On that front, mission accomplished: Philbrick is an enthusiastic salesman for a sometimes daunting novel.

Copyright Kirkus 2011 Kirkus/BPI Communications.All rights reserved.

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Library Journal Reviews 2011 September #2

Philbrick (In the Heart of the Sea: The Tragedy of the Whaleship Essex), a National Book Award winner and resident of Nantucket, has been an ardent lifelong fan of Moby-Dick. In this brief volume, he aims to diminish the twin threats of a work that is both very long and written in a daunting style by writing in an unacademic style himself to support his contention that "Moby-Dick is nothing less than the genetic code of America." Philbrick conveys his own deep enthusiasm for the book and argues that "whenever a new crisis grips the country, Moby-Dick becomes newly important." In thematic chapters, Philbrick observes Moby-Dick through a variety of lenses--historical, philosophical, biographical, literary, and maritime--all demonstrating the book's ongoing fascinations and the ease with which today's readers can enter the novel's world. VERDICT While Philbrick may not persuade all readers who've been avoiding this tome to give it a try, he should succeed in swaying quite a few. There's nothing especially subtle or insightful here for those who've studied the book, but to entice new readers to Melville's work, it surely deserves consideration.--Charles C. Nash, formerly with Cottey Coll., Nevada, MO

[Page 76]. (c) Copyright 2011. Library Journals LLC, a wholly owned subsidiary of Media Source, Inc. No redistribution permitted.

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Library Journal Reviews 2011 May #2

So you liked Philbrick's In the Heart of the Sea, which re-created the wreck of the whaleship Essex, inspiration for Herman Melville's Moby-Dick? Then you'll love Philbrick's new book, which vivifies Melville's classic for modern readers. From a wonderful and knowing writer who's also founding director of the Egan Maritime Institute on Nantucket. I really want to read; with a four-city tour.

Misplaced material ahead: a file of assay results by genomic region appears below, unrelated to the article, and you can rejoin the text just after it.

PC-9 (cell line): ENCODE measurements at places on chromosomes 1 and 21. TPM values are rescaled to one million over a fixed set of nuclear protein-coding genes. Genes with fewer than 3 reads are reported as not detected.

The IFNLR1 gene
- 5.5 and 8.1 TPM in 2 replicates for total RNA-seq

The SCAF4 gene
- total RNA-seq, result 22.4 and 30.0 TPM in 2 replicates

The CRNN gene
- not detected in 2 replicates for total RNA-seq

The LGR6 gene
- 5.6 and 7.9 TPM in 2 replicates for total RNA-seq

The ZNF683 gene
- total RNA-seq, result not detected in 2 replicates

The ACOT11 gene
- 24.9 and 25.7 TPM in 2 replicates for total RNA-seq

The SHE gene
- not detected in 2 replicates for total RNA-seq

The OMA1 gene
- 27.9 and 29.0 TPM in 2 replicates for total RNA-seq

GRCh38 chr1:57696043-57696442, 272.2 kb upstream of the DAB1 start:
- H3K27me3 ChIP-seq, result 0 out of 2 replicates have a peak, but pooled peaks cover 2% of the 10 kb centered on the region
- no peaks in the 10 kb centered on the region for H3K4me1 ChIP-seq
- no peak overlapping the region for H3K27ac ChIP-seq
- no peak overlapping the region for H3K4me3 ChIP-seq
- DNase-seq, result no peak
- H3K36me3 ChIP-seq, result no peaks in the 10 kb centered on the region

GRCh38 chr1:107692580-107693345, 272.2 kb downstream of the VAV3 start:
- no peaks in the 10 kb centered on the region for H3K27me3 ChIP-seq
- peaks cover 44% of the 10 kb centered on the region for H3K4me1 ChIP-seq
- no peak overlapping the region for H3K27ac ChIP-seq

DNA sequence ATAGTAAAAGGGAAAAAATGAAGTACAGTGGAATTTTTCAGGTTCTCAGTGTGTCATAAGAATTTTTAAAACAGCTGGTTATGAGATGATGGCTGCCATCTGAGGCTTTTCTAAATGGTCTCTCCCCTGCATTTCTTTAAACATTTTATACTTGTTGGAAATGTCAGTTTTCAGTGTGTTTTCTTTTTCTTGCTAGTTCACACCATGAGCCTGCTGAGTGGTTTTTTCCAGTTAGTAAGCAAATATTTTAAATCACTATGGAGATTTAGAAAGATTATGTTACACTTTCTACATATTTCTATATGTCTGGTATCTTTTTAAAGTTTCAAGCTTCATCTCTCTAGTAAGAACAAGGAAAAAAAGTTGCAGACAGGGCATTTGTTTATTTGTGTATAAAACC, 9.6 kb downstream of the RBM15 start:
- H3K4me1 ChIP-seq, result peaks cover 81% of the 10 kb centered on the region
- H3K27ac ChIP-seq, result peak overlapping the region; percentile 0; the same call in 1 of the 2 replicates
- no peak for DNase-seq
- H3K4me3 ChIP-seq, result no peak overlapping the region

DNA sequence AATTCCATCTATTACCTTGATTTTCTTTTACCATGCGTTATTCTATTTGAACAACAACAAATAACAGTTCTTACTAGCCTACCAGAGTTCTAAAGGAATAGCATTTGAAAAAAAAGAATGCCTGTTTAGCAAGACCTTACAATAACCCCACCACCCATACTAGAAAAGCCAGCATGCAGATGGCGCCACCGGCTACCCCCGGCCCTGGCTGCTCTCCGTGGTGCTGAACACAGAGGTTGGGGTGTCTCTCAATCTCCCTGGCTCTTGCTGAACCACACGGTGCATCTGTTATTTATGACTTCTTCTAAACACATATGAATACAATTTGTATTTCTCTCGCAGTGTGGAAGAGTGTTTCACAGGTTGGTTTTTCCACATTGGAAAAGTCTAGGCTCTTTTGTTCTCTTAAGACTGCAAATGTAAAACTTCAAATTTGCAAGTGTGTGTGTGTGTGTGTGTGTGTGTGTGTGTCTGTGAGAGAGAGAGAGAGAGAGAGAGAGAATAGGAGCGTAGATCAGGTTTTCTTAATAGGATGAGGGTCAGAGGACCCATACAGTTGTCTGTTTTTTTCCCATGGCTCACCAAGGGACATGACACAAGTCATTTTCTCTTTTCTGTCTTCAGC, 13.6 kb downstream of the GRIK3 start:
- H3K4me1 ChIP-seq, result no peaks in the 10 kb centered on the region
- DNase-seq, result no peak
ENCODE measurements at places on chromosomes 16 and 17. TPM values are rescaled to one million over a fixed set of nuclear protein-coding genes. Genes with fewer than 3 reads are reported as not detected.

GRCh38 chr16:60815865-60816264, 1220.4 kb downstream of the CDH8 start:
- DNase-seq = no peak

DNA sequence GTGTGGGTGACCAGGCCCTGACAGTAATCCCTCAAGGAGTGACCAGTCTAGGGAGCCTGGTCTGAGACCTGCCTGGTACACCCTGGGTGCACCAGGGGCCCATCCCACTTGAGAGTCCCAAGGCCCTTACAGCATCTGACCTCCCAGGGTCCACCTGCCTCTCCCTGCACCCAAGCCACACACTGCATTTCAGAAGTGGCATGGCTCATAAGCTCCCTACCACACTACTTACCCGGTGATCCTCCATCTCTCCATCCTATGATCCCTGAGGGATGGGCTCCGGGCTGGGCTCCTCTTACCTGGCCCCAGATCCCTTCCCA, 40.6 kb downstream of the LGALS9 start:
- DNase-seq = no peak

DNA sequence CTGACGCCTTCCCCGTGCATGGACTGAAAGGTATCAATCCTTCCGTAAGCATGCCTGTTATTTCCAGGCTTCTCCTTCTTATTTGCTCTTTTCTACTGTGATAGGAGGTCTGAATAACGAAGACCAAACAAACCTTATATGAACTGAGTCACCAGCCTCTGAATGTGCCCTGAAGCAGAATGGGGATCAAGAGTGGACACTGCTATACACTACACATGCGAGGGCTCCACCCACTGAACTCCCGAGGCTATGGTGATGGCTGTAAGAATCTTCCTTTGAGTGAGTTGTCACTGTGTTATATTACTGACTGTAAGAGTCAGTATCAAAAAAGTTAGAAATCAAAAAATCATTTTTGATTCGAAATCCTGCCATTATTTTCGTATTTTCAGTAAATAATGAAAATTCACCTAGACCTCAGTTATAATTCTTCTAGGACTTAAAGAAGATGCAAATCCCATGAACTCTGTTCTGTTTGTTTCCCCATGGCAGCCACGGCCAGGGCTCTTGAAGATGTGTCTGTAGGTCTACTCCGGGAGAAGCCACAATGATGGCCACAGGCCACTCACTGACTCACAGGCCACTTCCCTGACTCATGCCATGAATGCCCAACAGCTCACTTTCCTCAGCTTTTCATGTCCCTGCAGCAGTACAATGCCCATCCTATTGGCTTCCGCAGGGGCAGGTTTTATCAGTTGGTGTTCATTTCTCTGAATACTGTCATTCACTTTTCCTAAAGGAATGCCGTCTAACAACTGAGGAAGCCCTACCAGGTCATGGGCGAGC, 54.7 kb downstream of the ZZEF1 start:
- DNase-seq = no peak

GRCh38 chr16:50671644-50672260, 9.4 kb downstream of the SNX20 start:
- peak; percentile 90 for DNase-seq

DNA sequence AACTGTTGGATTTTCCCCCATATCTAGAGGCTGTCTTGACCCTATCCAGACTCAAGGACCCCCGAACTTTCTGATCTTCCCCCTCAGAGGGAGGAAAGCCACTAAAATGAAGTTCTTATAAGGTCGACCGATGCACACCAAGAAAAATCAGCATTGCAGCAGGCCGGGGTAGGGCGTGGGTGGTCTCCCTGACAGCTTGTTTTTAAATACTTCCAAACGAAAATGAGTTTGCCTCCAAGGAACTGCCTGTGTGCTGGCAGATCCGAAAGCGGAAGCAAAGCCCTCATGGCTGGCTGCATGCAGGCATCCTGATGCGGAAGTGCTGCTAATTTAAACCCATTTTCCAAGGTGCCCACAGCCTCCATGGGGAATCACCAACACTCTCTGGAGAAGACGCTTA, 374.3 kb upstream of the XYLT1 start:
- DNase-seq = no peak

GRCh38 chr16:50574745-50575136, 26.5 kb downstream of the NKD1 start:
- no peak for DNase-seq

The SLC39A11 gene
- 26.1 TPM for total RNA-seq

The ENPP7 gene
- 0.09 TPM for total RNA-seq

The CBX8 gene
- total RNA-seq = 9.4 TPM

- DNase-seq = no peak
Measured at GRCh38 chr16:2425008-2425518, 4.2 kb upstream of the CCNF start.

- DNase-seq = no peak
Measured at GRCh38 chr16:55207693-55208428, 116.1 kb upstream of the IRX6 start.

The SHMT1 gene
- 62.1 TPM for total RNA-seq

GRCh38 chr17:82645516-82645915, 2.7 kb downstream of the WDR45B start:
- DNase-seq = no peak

[Page 66]. (c) Copyright 2010. Library Journals LLC, a wholly owned subsidiary of Media Source, Inc. No redistribution permitted.

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Publishers Weekly Reviews 2011 August #3

Answering the negative of Philbrick's titular question is easy: Moby-Dick is intimidatingly large, scientifically rigorous, esoteric, and to some, may seem outdated. While the size of The Whale cannot be debated, Philbrick's entreaty is as approachable as it is persuasive. In this cogent and passionate polemic for Melville's masterpiece, Philbrick (In the Heart of the Sea) combines a critical eye and a reader's adoration to make a case for Moby-Dick. The plights of the Pequod, Ishmael and Ahab may seem irrelevant (or worse, quaint) compared to today's troubles, but Philbrick opines that within the pages of this American classic lie timeless archetypes whose relevance stretches across human history. Upon the loom of Melville's narrative run numerous threads of insight and argument dealing with subjects as diverse as multiculturalism, homoeroticism, and transcendental experiences of the natural world. Less lit-crit and more readers' guide, this tome will remind fans why they loved the book in the first place, and whet the appetites of trepid potential readers. (Oct.)

[Page ]. Copyright 2011 PWxyz LLC